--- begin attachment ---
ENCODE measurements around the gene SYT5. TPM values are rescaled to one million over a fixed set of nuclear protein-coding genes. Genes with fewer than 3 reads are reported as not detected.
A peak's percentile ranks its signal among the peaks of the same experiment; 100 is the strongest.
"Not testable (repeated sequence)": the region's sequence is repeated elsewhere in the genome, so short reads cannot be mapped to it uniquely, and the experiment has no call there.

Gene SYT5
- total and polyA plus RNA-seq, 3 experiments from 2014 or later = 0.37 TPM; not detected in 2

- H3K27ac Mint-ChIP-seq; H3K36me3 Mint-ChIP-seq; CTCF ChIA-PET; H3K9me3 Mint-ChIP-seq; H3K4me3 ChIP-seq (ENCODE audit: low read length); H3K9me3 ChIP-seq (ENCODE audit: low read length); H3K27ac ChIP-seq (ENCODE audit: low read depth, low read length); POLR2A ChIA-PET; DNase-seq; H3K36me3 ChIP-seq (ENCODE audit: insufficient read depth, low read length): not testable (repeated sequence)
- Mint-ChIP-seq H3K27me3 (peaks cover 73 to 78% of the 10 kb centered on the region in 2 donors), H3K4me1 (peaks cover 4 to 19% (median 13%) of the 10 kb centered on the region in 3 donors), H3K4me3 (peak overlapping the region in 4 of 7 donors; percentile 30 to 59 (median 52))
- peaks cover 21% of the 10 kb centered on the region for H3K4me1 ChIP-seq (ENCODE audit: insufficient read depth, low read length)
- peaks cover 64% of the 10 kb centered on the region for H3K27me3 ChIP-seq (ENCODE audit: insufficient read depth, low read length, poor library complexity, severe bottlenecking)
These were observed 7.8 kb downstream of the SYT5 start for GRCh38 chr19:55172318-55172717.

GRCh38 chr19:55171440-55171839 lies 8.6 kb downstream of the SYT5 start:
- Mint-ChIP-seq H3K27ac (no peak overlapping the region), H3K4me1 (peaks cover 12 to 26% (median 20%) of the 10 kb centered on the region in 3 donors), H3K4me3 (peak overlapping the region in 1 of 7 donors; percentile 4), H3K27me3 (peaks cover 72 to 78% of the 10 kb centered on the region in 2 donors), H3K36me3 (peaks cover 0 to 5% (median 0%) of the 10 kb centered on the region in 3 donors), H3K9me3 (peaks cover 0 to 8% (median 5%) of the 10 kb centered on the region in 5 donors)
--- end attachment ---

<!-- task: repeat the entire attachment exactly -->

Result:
ENCODE measurements around the gene SYT5. TPM values are rescaled to one million over a fixed set of nuclear protein-coding genes. Genes with fewer than 3 reads are reported as not detected.
A peak's percentile ranks its signal among the peaks of the same experiment; 100 is the strongest.
"Not testable (repeated sequence)": the region's sequence is repeated elsewhere in the genome, so short reads cannot be mapped to it uniquely, and the experiment has no call there.

Gene SYT5
- total and polyA plus RNA-seq, 3 experiments from 2014 or later = 0.37 TPM; not detected in 2

- H3K27ac Mint-ChIP-seq; H3K36me3 Mint-ChIP-seq; CTCF ChIA-PET; H3K9me3 Mint-ChIP-seq; H3K4me3 ChIP-seq (ENCODE audit: low read length); H3K9me3 ChIP-seq (ENCODE audit: low read length); H3K27ac ChIP-seq (ENCODE audit: low read depth, low read length); POLR2A ChIA-PET; DNase-seq; H3K36me3 ChIP-seq (ENCODE audit: insufficient read depth, low read length): not testable (repeated sequence)
- Mint-ChIP-seq H3K27me3 (peaks cover 73 to 78% of the 10 kb centered on the region in 2 donors), H3K4me1 (peaks cover 4 to 19% (median 13%) of the 10 kb centered on the region in 3 donors), H3K4me3 (peak overlapping the region in 4 of 7 donors; percentile 30 to 59 (median 52))
- peaks cover 21% of the 10 kb centered on the region for H3K4me1 ChIP-seq (ENCODE audit: insufficient read depth, low read length)
- peaks cover 64% of the 10 kb centered on the region for H3K27me3 ChIP-seq (ENCODE audit: insufficient read depth, low read length, poor library complexity, severe bottlenecking)
These were observed 7.8 kb downstream of the SYT5 start for GRCh38 chr19:55172318-55172717.

GRCh38 chr19:55171440-55171839 lies 8.6 kb downstream of the SYT5 start:
- Mint-ChIP-seq H3K27ac (no peak overlapping the region), H3K4me1 (peaks cover 12 to 26% (median 20%) of the 10 kb centered on the region in 3 donors), H3K4me3 (peak overlapping the region in 1 of 7 donors; percentile 4), H3K27me3 (peaks cover 72 to 78% of the 10 kb centered on the region in 2 donors), H3K36me3 (peaks cover 0 to 5% (median 0%) of the 10 kb centered on the region in 3 donors), H3K9me3 (peaks cover 0 to 8% (median 5%) of the 10 kb centered on the region in 5 donors)